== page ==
Shares of BT Group (LSE: BT.A) are up around 5% in early trading after Ofcom and the company finalised their agreement over just how separate the Openreach subsidiary should be. On the face of it the stipulation that Openreach will be a separate company with its own board of directors and management team that will set an independent business strategy would appear bad for BT.
But BT will remain its 100% shareholder and considering rival telecoms giants were lobbying hard for Ofcom to have Openreach spun out completely from its parent this is good news indeed. Why is this agreement so important for BT? Because Openreach, which owns the vast majority of fixed line telephone and broadband infrastructure in the UK, is an absolute gold mine.
In the quarter to December, Openreach provided 36% of group EBITDA and a whopping 60% of BT's free cash flow, despite only accounting for 20% of revenue. This explains why management fought tooth and nail to hold on to the lucrative subsidiary to the maximum degree.
Looking ahead, this takes a huge weight off the shoulders of management at a critical juncture for the company. There is the £530m writedown related to fraud at its Italian subsidiary that has also forced management into conducting a sweeping review of other operations that could turn up further malfeasance.
On top of this attention-grabbing problem, the company is also investing very heavily in its efforts to transform itself into a consumer-facing telecoms giant. This has involved paying £12.5bn for mobile provider EE, £1.2bn for three years of Champions League rights and £960m for three years of rights to 42 Premier League matches per annum.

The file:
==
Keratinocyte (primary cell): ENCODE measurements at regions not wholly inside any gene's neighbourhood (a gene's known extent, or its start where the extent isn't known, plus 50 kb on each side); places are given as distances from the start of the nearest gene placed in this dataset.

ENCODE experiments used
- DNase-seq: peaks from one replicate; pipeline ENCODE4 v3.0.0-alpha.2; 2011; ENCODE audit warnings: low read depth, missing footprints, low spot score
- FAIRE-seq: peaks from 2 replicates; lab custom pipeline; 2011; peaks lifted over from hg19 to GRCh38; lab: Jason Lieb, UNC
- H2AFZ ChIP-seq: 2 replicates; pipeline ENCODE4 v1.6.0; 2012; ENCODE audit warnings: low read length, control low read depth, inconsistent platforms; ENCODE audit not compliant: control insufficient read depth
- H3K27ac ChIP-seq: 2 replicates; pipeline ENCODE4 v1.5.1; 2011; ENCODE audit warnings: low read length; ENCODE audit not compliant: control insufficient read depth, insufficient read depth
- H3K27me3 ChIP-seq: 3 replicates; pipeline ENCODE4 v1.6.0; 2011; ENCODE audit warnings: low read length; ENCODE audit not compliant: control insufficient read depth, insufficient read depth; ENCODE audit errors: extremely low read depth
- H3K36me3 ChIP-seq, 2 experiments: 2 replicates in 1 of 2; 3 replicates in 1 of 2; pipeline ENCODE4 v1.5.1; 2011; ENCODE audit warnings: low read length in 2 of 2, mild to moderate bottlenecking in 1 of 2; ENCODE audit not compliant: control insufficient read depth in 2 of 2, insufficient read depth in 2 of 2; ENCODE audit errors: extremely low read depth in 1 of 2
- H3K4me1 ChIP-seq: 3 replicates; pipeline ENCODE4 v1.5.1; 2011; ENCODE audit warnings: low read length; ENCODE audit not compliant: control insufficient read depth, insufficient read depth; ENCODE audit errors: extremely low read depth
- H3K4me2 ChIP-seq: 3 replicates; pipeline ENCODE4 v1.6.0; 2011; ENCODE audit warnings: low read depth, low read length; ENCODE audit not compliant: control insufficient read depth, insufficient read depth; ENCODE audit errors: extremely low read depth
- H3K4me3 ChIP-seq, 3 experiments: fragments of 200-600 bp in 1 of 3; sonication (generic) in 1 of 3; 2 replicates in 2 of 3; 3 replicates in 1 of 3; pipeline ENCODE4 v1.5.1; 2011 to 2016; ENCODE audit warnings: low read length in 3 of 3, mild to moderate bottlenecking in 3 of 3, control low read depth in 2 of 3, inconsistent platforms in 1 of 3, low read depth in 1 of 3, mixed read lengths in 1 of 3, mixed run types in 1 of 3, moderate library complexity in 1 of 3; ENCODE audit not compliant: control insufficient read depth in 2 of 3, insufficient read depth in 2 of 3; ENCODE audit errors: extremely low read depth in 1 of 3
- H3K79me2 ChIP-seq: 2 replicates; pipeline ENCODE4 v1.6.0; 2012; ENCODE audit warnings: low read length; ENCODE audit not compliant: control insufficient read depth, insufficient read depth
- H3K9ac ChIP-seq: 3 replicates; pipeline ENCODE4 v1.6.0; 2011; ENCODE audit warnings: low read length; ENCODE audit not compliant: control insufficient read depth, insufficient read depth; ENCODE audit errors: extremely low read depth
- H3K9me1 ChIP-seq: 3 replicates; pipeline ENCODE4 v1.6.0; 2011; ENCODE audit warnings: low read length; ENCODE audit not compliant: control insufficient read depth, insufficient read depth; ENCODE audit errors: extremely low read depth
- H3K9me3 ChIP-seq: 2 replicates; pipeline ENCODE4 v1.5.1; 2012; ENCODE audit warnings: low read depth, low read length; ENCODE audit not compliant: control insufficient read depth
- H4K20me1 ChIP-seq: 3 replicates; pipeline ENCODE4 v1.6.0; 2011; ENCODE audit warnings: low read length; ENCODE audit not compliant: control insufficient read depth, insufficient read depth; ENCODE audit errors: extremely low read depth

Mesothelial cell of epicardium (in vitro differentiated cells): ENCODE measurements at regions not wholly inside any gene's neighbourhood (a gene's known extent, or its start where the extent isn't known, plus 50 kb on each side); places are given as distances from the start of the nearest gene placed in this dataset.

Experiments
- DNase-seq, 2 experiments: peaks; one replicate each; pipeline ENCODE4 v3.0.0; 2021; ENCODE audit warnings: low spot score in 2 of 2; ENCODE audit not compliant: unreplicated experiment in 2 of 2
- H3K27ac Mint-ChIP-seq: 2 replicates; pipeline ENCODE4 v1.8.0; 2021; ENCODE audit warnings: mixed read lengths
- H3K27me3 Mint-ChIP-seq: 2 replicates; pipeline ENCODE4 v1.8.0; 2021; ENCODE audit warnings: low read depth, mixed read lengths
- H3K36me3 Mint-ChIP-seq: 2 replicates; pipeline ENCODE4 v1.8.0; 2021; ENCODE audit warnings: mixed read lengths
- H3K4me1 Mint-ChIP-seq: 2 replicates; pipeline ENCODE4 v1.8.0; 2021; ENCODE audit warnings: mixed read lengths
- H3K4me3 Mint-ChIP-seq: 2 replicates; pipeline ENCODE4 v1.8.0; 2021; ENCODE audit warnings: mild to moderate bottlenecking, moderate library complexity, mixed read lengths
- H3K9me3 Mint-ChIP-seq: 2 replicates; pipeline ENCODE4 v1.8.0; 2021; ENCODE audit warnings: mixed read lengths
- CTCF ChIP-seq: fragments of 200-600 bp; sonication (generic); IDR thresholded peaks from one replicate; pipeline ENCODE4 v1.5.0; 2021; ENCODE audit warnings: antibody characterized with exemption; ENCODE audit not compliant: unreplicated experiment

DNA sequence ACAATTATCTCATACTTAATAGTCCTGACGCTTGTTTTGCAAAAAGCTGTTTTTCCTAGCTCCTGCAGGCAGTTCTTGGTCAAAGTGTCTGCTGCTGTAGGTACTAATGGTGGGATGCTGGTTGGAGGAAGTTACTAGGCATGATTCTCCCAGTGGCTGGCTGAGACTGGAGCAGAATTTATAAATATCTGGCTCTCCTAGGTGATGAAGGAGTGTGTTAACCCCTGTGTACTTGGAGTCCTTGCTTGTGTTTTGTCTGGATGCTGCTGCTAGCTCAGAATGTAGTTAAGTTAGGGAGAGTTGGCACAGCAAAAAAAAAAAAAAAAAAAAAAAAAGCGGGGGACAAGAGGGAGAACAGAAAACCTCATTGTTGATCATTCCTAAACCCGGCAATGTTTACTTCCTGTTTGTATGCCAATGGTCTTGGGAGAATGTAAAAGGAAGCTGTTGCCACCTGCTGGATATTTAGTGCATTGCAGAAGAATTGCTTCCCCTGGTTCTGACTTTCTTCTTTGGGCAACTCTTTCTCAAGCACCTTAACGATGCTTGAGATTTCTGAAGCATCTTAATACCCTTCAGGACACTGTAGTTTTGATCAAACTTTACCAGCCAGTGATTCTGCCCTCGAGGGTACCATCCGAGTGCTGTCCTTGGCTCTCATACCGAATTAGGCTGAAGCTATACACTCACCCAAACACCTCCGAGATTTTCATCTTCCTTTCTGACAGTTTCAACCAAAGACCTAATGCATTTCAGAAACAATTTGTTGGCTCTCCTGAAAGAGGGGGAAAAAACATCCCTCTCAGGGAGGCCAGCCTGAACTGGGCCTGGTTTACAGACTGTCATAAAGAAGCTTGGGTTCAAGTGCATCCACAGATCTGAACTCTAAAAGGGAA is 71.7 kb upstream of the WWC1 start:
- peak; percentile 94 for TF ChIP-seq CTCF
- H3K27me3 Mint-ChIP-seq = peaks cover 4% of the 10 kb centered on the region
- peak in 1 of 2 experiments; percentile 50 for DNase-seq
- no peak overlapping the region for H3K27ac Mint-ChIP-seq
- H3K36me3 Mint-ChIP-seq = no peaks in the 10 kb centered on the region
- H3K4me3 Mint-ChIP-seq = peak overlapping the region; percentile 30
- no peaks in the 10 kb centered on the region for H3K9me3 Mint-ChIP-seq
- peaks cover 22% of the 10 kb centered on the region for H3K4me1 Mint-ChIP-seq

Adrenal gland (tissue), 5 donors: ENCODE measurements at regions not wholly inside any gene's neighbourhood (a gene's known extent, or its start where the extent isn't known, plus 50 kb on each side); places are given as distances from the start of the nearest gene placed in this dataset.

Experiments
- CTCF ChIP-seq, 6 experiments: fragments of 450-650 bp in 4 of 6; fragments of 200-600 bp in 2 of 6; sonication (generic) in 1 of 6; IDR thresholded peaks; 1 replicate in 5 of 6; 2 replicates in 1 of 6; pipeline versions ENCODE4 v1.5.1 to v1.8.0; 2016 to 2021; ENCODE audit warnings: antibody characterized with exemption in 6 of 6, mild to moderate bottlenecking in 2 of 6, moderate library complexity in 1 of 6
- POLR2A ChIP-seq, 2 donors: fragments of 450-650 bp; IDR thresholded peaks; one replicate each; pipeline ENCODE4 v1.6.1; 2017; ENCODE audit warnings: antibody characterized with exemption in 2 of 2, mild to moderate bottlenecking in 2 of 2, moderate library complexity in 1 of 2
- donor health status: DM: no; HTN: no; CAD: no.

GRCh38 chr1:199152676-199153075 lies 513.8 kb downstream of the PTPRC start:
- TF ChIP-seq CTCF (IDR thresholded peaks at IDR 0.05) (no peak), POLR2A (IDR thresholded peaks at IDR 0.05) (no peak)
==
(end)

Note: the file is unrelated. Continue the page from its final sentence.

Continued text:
All of these big cash outlays were designed to make the company's quad-play mobile, broadband, pay-TV and fixed line option a serious competitor to Sky and Vodafone. And even before the latest £1.2bn payment for Champions League fixtures, these purchases had sent net debt up to £8.9bn. For the time being this is a manageable figure, but if the company had lost the substantial free cash flow Openreach provides it would have been disastrous.
Not the end of the saga
This agreement doesn't mean Openreach will never be completely taken away from BT in the future should politicians and competitors continue to accuse it of stifling investment in broadband infrastructure in order to maximise short-term cash flow. But for the time being it looks like this hugely cash-generative subsidiary is here to stay.
This is particularly good news for income investors who are attracted to its shares' 4.4% yielding dividend. Without Openreach, it's unlikely the company could have continued hefty shareholder returns alongside massive investments and debt repayment. But if the company's big bet on consumer-facing business pays off, the combination of this steady cash flow and Openreach's should make management's promise of a 10% increase in dividend payouts in the next two years very viable indeed.
Does this make BT the best FTSE 100 stock out there?
Ian Pierce has no position in any shares mentioned. The Motley Fool UK has no position in any of the shares mentioned. We Fools don't all hold the same opinions, but we all believe that considering a diverse range of insights makes us better investors.